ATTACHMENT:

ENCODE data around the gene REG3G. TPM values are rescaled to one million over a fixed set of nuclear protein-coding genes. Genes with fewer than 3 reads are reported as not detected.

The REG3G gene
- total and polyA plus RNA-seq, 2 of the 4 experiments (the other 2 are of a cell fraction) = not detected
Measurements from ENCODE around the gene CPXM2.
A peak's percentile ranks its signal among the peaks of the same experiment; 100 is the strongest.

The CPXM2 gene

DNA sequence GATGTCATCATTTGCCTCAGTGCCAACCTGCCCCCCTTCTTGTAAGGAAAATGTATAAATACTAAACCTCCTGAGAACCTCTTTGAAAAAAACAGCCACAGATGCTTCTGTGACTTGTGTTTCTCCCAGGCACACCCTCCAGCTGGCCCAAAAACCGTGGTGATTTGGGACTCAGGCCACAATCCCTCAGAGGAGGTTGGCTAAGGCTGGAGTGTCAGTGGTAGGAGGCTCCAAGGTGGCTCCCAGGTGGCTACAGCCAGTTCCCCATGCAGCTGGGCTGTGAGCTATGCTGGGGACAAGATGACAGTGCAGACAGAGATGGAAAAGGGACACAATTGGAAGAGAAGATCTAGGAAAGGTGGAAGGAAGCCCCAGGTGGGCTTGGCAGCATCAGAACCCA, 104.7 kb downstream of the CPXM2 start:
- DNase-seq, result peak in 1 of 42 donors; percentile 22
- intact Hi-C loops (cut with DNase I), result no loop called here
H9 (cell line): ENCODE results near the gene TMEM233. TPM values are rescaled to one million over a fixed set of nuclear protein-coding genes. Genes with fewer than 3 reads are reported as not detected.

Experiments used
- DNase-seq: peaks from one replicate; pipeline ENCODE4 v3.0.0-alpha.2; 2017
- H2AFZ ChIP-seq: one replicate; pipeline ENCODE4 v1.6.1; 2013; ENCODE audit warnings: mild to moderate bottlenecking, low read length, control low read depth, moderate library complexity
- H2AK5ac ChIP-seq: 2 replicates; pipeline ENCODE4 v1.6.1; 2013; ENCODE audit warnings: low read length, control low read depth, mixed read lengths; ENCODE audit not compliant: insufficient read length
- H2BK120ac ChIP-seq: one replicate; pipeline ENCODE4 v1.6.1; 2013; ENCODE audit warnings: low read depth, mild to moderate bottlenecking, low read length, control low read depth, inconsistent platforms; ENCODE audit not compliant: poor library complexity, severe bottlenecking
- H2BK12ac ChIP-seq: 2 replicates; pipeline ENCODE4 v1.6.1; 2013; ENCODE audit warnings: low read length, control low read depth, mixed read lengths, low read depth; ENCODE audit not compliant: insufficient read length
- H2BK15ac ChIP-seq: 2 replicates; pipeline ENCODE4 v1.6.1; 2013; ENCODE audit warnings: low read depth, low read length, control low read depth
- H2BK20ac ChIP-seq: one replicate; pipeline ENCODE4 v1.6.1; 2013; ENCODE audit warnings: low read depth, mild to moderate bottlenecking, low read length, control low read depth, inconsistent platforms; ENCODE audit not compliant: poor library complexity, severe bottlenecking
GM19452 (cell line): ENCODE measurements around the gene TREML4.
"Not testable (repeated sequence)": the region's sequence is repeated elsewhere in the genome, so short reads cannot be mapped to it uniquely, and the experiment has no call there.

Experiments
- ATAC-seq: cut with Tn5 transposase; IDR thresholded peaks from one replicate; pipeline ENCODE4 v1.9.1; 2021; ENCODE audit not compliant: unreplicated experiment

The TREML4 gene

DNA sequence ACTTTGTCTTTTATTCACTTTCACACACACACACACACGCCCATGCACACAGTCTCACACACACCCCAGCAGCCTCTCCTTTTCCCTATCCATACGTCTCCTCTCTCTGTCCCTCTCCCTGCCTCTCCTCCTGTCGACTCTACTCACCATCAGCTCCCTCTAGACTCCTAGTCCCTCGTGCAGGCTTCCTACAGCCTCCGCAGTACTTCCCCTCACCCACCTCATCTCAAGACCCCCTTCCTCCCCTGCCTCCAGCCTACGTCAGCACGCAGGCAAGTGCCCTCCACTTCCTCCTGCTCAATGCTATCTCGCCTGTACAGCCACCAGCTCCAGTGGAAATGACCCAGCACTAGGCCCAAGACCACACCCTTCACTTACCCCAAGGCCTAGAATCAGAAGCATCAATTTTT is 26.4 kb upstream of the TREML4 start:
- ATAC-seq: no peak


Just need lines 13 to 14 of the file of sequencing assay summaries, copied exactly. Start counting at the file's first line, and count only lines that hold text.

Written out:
- H2AFZ ChIP-seq: one replicate; pipeline ENCODE4 v1.6.1; 2013; ENCODE audit warnings: mild to moderate bottlenecking, low read length, control low read depth, moderate library complexity
- H2AK5ac ChIP-seq: 2 replicates; pipeline ENCODE4 v1.6.1; 2013; ENCODE audit warnings: low read length, control low read depth, mixed read lengths; ENCODE audit not compliant: insufficient read length